While the Dave Matthews Band is all about the groove, Carter Beauford has plenty of jazz skills and complicated licks to give the music a pop of life when it’s needed. He was a founding member of the band, and he can do it all: explosive bass drum work, thrilling hi-hat patterns, and doubling up on the snares in order to create interesting vibes.
He’s said that he loves to play to the audience at their shows, changing up what he does in order to fit the energy behind his huge kit. The goal is to create a different message every time they play so that an audience will have every reason to keep coming back. If they just play the same thing over and over, eventually, the word will get out, and it might get boring.
Ramon “Tiki” Fullwood
Legend tells us of a young drummer who would sneak into clubs at only seventeen years old in order to perform. His name was Ramon Fullwood, and he would eventually gain the nickname Tiki. George Clinton discovered the young drummer and had to beg Fullwood’s mother to take the drummer out on a tour. He had a signature heavy style that got the band to stop wearing suits and start bringing out the really hard funk and psychedelic stuff like “Maggot Brain.”
His heavy-handed attack on the toms and snare made him a favorite of hip-hop producers once that genre got started. The mother of Eddie Hazel, the guitarist for the band, even said that it was like bombs going off all around them while they played.
Jack DeJohnette was musical from a young age – he got started on the piano at the age of four, but he didn’t sit behind the drums until he was eighteen. That late start didn’t hold him back (in fact, we’ve heard drummers are sometimes encouraged to learn piano, too). He quickly got work with John Coltrane, became part of the Charles Lloyd quartet, and got a gig with Miles Davis, helping the trumpeter make the landmark 1970 album “Bitches Brew.”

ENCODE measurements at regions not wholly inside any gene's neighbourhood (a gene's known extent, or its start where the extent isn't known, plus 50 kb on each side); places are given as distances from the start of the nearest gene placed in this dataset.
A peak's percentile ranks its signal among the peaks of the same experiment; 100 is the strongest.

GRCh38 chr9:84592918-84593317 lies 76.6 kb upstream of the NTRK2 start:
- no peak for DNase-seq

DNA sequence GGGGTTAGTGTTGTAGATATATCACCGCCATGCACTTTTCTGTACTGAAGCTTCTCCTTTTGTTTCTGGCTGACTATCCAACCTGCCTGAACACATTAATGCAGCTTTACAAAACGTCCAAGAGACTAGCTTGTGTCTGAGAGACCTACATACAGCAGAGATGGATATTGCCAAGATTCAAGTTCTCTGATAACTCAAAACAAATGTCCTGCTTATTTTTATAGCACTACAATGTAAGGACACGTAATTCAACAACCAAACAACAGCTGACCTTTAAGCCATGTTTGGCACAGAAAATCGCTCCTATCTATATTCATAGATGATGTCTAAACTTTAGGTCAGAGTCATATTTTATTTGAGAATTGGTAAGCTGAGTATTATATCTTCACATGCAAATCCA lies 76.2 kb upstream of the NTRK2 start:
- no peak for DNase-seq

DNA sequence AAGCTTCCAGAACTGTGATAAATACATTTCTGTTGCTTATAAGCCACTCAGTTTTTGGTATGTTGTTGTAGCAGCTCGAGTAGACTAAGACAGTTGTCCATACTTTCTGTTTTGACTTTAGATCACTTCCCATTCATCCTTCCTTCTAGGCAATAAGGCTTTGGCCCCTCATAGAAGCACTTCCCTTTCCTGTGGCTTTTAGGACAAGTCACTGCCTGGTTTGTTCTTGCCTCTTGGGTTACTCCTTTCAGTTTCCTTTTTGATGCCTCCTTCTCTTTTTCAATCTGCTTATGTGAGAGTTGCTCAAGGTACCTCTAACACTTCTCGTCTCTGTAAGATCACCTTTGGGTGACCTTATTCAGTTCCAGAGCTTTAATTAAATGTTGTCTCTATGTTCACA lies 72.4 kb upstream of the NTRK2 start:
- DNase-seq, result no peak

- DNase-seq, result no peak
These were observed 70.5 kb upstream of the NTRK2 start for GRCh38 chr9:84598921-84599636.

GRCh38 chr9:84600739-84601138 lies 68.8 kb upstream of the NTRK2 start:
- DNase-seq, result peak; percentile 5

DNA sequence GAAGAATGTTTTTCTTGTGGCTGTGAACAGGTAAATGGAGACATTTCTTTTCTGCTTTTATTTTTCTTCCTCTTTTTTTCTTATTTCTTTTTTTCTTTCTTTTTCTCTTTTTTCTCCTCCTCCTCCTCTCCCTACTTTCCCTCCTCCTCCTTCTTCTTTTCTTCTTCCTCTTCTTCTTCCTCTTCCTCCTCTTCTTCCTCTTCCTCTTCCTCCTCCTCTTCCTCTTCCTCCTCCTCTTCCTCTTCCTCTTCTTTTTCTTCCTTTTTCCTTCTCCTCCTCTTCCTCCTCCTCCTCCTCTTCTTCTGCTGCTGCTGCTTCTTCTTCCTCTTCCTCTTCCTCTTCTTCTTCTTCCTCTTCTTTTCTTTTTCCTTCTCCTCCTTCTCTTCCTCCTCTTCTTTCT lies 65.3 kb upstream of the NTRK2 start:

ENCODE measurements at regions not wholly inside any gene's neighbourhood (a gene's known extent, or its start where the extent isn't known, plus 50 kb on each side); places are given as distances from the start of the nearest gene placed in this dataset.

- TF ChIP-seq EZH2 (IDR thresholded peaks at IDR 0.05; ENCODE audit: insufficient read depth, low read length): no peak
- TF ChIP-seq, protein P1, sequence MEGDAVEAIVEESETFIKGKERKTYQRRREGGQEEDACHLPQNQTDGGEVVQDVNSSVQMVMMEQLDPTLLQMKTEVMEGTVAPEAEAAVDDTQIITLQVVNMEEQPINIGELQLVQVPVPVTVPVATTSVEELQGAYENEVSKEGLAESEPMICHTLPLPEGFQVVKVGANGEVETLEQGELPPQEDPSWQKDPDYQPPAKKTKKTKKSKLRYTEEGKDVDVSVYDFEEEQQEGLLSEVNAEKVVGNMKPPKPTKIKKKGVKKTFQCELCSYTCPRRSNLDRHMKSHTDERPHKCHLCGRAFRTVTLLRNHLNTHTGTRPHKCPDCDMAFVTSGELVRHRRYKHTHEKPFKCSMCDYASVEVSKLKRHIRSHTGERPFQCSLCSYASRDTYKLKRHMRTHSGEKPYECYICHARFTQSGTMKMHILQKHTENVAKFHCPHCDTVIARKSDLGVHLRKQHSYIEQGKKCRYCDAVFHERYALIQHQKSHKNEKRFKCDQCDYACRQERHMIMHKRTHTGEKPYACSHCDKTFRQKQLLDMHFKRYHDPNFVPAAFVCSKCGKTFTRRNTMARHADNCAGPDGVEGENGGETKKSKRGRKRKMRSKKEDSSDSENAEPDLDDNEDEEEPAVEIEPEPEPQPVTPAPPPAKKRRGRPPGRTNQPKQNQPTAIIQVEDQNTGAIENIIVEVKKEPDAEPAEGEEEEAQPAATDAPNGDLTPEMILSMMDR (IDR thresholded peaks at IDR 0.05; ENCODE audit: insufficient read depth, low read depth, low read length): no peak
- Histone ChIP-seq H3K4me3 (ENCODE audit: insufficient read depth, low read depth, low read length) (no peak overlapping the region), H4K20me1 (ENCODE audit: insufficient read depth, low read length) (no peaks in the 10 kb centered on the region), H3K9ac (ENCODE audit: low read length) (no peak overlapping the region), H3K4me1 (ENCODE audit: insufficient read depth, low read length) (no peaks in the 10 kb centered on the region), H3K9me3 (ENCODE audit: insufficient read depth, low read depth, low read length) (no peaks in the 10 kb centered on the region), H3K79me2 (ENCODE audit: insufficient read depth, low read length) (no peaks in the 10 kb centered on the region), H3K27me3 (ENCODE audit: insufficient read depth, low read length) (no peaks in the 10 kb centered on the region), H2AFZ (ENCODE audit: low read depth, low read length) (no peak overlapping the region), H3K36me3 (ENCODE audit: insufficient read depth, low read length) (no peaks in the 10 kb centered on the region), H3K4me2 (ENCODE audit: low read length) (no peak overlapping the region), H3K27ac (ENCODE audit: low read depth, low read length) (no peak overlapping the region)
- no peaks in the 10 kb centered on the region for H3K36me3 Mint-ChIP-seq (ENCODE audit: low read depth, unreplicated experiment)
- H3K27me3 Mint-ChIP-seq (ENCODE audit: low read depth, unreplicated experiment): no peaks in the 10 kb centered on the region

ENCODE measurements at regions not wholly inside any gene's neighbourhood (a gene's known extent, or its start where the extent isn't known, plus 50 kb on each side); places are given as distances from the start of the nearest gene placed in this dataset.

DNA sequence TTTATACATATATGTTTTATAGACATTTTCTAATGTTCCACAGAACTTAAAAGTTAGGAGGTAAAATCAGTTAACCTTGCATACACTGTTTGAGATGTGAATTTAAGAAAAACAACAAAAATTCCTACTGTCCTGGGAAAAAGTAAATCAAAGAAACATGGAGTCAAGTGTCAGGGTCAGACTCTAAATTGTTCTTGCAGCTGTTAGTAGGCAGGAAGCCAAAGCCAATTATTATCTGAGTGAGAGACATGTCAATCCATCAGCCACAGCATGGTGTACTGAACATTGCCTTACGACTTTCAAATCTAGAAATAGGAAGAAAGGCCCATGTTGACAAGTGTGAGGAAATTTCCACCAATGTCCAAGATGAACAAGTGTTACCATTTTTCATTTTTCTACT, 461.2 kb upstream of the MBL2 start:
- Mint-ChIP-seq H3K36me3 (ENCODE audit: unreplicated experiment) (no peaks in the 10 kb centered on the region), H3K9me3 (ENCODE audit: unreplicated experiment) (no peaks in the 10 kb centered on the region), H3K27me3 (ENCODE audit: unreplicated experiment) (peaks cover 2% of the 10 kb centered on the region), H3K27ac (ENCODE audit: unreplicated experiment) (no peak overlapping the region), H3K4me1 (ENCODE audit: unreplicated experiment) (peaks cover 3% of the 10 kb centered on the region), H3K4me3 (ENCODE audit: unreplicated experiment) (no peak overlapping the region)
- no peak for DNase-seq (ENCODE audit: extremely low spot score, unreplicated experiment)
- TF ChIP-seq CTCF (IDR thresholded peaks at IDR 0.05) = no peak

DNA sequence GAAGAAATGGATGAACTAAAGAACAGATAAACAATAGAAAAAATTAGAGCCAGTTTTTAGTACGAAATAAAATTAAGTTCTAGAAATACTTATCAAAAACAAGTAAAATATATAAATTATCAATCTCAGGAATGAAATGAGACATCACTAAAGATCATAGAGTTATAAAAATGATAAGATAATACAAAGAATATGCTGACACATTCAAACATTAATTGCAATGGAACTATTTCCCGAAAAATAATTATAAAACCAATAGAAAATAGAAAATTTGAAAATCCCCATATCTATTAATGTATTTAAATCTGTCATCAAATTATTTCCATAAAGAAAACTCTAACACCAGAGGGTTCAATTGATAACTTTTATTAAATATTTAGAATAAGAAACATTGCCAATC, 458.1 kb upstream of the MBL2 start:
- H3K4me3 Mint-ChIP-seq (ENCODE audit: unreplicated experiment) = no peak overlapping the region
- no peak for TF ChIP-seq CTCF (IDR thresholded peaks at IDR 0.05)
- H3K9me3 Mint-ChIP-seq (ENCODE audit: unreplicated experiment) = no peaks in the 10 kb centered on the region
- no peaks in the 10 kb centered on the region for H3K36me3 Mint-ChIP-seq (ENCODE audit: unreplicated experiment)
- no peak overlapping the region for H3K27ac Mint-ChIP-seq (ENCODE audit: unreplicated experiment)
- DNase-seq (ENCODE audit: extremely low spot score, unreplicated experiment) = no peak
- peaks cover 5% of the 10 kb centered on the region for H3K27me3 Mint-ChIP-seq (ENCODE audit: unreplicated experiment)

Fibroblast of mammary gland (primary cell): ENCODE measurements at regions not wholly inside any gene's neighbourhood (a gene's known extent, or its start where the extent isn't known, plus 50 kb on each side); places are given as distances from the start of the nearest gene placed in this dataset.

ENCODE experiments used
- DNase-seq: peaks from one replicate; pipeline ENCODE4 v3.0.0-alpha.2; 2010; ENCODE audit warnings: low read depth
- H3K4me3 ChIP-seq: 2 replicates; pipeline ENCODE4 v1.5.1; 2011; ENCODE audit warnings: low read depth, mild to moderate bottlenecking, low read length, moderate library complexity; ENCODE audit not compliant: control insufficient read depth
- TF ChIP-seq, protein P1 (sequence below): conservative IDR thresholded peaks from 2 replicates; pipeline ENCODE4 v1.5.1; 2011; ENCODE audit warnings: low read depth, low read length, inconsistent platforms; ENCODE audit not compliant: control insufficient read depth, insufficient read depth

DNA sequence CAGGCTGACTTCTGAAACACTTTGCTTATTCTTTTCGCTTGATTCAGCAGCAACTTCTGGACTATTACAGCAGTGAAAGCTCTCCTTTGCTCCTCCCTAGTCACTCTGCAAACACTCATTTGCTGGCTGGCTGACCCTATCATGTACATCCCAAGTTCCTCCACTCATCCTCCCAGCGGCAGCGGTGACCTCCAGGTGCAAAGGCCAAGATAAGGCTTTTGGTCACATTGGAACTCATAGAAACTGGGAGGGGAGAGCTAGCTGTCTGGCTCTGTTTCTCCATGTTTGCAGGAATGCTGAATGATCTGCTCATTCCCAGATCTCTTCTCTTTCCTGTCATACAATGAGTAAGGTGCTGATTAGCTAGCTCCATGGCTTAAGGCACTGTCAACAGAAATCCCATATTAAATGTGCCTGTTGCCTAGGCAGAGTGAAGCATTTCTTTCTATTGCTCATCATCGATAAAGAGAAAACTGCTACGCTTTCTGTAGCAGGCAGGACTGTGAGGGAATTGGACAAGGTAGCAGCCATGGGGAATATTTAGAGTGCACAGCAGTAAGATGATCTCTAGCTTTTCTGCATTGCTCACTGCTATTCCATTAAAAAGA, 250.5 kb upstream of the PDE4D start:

DeJohnette says that he loved playing with Miles Davis since Davis loved the drums. DeJohnette would eventually go on to become a composer and bandleader, and he would fuse everything he had learned from those musical greats to make even more amazing music. His own expertise came in mighty handy, too.
If you love banging your head, you have Bill Ward to thank. He was one of the co-founders of the band Black Sabbath. But he brought a lot more than just speed to the kit – he learned jazz from Joe Morello and Gene Krupa, and that gave him the ability to adjust, to shift, and to stay flexible in any type of song. Instead of just locking into the riffs of guitarist Tony Iommi, he would fly around them.
Even on this original heavy band’s songs, he could bring some jazz or R&B fun to the tunes. Though Black Sabbath would move on to other drummers, none of them could truly recreate the more gentle tones and skill behind the kit that Bill Ward had to offer.
Playing for bands like Annihilator, Extreme, and Steve Vai, Mangini had put up his bona fides in a big way. He started playing at only two and a half years old, inspired by Ringo Starr. Before getting into music full-time, he got a degree in computer science and was programming software for the Patriot Missile program – no wonder he’s been called a human metronome.
He appeared on the Discovery Channel show “Time Warp” to show off his high-speed drumming skills – over twelve hundred strokes in a single minute! He’s set multiple fastest drummer world records and even stepped in for Mike Portnoy in Dream Theater for more than a decade until the original drummer came back. He’s also played the drums for singer James LaBrie’s solo albums and has his own solo stuff, too.